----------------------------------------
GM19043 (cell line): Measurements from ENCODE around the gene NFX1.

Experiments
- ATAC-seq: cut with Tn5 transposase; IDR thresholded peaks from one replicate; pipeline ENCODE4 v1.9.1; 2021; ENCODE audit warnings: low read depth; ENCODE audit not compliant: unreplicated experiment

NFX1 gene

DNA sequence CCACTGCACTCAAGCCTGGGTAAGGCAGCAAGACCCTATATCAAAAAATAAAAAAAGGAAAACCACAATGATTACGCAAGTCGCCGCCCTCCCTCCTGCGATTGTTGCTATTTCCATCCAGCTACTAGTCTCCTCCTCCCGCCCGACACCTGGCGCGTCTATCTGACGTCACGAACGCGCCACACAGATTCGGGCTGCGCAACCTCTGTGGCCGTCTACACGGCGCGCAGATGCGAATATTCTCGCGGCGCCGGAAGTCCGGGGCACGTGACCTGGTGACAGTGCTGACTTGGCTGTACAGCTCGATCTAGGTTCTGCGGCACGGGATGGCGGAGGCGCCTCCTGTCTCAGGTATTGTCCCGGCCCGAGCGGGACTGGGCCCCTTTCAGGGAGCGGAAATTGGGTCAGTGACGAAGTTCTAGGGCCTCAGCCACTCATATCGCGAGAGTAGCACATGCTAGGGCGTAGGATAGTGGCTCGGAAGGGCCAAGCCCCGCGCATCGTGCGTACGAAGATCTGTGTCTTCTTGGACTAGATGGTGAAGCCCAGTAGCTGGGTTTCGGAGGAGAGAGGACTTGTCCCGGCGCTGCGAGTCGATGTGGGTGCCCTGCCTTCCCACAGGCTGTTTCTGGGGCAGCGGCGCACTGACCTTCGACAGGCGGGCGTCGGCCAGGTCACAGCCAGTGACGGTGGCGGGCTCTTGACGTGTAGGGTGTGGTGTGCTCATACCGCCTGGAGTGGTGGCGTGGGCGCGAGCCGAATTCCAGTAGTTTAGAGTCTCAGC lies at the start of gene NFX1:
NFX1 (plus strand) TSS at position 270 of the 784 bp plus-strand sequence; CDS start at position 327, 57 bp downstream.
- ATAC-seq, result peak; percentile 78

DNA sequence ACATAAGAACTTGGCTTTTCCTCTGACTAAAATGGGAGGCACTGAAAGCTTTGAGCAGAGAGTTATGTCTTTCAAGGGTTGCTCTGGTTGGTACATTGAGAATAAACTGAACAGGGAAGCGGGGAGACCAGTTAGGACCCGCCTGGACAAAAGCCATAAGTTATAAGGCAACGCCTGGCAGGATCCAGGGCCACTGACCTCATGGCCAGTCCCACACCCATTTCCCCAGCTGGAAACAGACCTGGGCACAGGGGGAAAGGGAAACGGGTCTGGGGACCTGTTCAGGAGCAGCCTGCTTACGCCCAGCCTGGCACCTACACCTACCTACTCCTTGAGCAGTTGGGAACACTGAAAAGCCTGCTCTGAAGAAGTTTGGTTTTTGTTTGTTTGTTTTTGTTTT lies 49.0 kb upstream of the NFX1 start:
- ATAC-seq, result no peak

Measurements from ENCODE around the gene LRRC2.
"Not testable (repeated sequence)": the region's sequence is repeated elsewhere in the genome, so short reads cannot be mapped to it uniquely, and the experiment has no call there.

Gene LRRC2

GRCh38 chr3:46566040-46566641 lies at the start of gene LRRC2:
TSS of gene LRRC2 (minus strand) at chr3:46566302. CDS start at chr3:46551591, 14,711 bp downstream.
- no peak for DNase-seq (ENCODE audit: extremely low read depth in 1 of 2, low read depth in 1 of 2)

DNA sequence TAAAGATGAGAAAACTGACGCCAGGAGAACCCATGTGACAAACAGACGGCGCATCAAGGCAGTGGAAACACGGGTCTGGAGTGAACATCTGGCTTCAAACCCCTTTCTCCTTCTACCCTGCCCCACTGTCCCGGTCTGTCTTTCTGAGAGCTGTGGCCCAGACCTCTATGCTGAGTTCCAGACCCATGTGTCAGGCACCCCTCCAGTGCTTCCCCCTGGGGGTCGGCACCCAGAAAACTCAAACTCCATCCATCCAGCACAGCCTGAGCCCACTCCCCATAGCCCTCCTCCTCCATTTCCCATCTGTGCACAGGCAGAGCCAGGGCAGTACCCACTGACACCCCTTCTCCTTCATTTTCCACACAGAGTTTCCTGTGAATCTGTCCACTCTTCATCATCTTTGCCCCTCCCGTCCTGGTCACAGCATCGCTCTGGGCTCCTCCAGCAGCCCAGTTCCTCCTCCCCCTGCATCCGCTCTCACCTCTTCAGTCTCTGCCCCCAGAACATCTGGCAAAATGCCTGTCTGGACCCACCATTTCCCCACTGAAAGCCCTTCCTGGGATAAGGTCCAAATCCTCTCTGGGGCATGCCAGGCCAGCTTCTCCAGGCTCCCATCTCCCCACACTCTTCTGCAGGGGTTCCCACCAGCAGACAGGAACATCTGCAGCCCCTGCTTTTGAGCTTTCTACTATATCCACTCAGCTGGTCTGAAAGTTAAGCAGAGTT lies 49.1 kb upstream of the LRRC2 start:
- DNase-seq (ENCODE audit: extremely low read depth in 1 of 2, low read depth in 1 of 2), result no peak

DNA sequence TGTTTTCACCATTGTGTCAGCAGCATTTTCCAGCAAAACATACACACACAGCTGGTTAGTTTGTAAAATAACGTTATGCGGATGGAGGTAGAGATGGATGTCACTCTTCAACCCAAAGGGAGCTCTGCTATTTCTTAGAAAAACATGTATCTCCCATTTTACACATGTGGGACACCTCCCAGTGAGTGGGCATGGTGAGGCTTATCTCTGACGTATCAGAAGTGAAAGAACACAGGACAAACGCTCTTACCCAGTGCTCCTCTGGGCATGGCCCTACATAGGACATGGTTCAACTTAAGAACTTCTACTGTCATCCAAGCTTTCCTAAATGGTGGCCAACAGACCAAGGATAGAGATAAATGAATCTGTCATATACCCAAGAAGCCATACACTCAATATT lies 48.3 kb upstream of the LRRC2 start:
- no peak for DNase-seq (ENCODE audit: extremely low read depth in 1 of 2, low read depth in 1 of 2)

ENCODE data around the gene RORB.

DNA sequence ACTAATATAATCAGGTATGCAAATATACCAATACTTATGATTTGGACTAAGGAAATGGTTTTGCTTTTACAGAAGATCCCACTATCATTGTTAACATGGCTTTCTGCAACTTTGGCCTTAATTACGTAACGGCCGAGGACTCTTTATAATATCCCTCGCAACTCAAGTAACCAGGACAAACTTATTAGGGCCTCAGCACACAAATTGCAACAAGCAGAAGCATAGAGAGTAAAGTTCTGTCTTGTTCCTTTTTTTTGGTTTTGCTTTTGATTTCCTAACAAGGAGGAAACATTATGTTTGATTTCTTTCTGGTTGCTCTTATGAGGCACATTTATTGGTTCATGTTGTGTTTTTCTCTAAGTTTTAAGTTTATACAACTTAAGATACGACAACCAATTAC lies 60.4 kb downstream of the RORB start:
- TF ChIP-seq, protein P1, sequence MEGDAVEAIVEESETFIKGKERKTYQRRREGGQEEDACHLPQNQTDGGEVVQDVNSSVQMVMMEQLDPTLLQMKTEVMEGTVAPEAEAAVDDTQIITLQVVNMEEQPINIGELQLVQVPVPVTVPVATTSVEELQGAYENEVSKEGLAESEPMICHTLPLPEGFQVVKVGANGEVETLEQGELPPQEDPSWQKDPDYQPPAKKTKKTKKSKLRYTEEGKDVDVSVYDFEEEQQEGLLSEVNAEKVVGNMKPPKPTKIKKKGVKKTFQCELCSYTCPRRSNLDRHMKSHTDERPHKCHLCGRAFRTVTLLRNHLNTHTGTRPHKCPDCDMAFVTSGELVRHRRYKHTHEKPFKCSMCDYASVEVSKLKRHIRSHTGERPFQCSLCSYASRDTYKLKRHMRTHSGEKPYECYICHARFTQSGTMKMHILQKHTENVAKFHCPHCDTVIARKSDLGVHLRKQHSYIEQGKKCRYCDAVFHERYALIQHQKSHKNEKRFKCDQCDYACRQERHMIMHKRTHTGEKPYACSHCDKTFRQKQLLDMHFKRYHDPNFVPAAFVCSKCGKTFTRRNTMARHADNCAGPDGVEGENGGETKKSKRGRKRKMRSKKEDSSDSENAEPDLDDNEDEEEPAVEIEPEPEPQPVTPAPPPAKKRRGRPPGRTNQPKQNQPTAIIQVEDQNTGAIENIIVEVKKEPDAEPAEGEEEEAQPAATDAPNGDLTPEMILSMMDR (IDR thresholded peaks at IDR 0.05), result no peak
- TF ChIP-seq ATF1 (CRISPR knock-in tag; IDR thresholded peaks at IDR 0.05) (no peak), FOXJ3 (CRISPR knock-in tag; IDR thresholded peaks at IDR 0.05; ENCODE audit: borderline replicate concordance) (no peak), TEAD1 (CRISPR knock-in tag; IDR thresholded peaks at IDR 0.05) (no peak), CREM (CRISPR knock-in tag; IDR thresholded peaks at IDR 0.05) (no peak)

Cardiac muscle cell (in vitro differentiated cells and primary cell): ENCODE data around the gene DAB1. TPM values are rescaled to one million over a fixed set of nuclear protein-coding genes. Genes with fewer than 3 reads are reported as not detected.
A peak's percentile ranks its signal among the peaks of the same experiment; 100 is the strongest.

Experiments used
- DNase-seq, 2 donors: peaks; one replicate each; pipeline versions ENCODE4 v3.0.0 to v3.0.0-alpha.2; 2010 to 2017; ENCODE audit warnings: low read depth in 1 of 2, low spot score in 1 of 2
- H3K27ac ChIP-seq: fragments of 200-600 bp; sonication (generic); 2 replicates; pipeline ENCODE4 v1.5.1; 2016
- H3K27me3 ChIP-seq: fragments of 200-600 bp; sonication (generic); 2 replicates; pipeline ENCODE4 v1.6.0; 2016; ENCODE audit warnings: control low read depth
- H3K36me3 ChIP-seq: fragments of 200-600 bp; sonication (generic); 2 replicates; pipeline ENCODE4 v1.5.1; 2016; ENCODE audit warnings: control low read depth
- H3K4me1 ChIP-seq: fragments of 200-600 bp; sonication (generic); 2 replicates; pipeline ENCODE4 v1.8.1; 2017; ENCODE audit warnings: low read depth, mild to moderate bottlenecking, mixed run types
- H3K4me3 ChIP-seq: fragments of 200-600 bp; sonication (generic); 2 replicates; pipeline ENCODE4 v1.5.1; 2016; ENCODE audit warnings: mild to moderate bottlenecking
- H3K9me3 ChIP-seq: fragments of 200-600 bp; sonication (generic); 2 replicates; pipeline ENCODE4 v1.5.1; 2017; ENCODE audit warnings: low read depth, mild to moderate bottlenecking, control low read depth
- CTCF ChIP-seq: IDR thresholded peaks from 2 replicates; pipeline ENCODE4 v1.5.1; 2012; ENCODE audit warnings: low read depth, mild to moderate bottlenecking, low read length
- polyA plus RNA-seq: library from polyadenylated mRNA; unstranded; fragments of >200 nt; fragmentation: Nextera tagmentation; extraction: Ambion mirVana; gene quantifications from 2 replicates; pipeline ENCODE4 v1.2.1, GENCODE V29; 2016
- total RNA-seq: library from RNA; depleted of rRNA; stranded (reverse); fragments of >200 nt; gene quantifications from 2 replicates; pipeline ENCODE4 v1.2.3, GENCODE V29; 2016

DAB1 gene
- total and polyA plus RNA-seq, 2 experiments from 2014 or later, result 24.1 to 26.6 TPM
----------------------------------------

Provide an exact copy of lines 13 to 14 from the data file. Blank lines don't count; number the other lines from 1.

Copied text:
GRCh38 chr3:46566040-46566641 lies at the start of gene LRRC2:
TSS of gene LRRC2 (minus strand) at chr3:46566302. CDS start at chr3:46551591, 14,711 bp downstream.